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BMCT’s strides in biodiversity conservation & wellbeing of the Batwa (’94-2019)

The Batwa people
The Batwa people of the Great Lakes Region of Uganda, Rwanda, Burundi and DR Congo are part of a wider group of equatorial forest-dwelling peoples in Africa sometimes termed ‘Pygmies’. In the past four decades, the creation of national parks and protected forest areas in Uganda has resulted in the final expulsion of the Batwa communities from the forests which had been their home for centuries. The Batwa were never consulted or compensated for their loss of land and livelihoods. For many Batwa, the forcible expulsion into societies where their forest lifestyle is at extreme odds with the mainstream and where there is no opportunity to use the skills which served them so well in the forest, has meant marginalization, exploitation, physical and verbal abuse, and in some areas near-slavery.

In Uganda, there are a total of 6,700 Batwa and 3,500 of these are in the Bwindi Mgahinga Conservation Area[1]. The Batwa score extremely high on all poverty indicators. Chronic food shortage characterizes most Batwa households and Batwa often experience difficulty in finding permanent, well-paid employment due to their marginalized status and lack of literacy. Batwa women often become sex workers in towns to supplement their low income and are paid very little – often a plate of food. Access to food, water, fuel wood, work, and services such as education and health care are limited because of poverty, discrimination and/or remoteness.

BMCT was established in 1994 to foster the conservation of biodiversity of the Mgahinga and Bwindi National Parks. The Trust therefore, works with the surrounding communities, Including Batwa communities, to integrate conservation and development outcomes. Since 1994, BMCT has been working with the Batwa communities in south-western Uganda based on priorities identified by the Batwa themselves. Interventions have included animal husbandry, food security, advocacy for improved service delivery, access to land and education, informal micro finance (Village Loans and Savings Associations) and small-scale enterprises among others.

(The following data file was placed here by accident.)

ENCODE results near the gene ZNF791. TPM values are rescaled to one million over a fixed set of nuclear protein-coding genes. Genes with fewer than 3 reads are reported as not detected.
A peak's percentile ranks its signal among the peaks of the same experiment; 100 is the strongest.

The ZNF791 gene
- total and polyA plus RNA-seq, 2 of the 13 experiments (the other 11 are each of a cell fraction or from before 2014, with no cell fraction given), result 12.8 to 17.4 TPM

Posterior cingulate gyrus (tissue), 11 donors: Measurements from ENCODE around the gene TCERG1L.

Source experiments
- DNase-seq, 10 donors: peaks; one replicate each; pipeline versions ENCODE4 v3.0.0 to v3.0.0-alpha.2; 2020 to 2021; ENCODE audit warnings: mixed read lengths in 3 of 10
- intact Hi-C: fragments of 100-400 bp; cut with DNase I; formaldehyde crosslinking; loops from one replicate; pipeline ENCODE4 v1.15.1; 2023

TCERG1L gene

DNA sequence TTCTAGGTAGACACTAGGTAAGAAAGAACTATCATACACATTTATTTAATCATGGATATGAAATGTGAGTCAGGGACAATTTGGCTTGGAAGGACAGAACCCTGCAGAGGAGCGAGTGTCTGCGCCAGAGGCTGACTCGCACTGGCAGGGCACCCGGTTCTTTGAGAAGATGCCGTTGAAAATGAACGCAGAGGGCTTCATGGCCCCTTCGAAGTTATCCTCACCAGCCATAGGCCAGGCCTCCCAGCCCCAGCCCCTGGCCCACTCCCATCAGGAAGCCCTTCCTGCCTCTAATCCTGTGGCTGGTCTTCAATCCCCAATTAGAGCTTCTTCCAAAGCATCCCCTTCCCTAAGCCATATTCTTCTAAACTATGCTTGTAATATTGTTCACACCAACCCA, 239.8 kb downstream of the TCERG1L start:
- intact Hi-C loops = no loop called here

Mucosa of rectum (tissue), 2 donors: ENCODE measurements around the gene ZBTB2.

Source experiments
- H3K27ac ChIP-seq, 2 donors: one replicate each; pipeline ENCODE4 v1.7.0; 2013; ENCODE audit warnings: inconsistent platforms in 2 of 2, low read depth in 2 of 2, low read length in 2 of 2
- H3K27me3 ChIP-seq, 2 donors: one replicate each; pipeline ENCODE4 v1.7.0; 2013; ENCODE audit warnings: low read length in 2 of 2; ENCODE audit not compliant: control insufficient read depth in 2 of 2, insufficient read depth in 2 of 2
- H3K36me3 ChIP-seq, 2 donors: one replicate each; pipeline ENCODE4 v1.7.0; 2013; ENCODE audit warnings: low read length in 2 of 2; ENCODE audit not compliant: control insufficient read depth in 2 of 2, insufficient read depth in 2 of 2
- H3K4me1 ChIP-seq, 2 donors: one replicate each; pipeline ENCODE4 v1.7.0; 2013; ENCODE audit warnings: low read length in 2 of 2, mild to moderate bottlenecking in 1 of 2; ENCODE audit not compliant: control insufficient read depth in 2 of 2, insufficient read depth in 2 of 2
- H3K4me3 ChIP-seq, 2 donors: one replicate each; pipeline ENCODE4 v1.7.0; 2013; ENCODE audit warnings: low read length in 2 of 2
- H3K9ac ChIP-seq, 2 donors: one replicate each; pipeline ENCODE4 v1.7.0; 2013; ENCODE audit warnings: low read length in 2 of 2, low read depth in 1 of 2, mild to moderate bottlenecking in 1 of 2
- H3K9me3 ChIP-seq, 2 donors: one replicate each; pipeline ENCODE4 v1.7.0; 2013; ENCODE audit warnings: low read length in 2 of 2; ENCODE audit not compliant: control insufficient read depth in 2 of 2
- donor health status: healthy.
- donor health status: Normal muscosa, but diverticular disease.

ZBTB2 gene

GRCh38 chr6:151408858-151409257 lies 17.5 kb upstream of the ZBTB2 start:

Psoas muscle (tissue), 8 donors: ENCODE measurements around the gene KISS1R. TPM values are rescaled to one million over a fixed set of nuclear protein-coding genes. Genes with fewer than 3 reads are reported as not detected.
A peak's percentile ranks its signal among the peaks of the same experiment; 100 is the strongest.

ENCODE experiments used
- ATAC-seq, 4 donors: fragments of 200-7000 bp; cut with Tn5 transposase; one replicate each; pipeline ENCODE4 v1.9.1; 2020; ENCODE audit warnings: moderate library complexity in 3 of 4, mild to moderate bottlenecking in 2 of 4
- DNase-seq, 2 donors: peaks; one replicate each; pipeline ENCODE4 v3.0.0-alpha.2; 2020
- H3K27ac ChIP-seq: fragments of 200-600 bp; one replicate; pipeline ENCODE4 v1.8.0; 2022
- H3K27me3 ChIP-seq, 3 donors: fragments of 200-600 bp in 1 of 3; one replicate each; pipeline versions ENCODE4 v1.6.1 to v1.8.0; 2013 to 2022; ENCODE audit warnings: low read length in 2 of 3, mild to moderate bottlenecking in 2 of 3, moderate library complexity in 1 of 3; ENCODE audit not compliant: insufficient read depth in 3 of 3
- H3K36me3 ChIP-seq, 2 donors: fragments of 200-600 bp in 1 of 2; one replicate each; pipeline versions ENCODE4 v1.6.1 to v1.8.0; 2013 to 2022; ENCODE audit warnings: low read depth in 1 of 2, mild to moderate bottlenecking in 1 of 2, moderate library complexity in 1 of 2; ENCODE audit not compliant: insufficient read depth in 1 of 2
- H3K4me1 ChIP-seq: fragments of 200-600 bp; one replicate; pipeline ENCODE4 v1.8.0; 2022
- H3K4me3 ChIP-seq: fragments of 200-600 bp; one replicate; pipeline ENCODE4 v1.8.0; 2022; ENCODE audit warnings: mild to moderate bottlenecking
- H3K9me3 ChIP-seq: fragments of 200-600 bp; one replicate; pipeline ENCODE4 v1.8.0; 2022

Batwa land Purchase and resettlement
Experience from BMCT work indicated, that land ownership was an area which needed immediate attention and priority in order to ensure sustainable solutions to the problems of marginalization and poverty among the Batwa. Resettling the Batwa has therefore, been a common intervention by a number of organizations concerned with their plight. These have met with mixed success, but the experience of Bwindi Mgahinga Conservation Trust (BMCT) appears to have been particularly effective[2].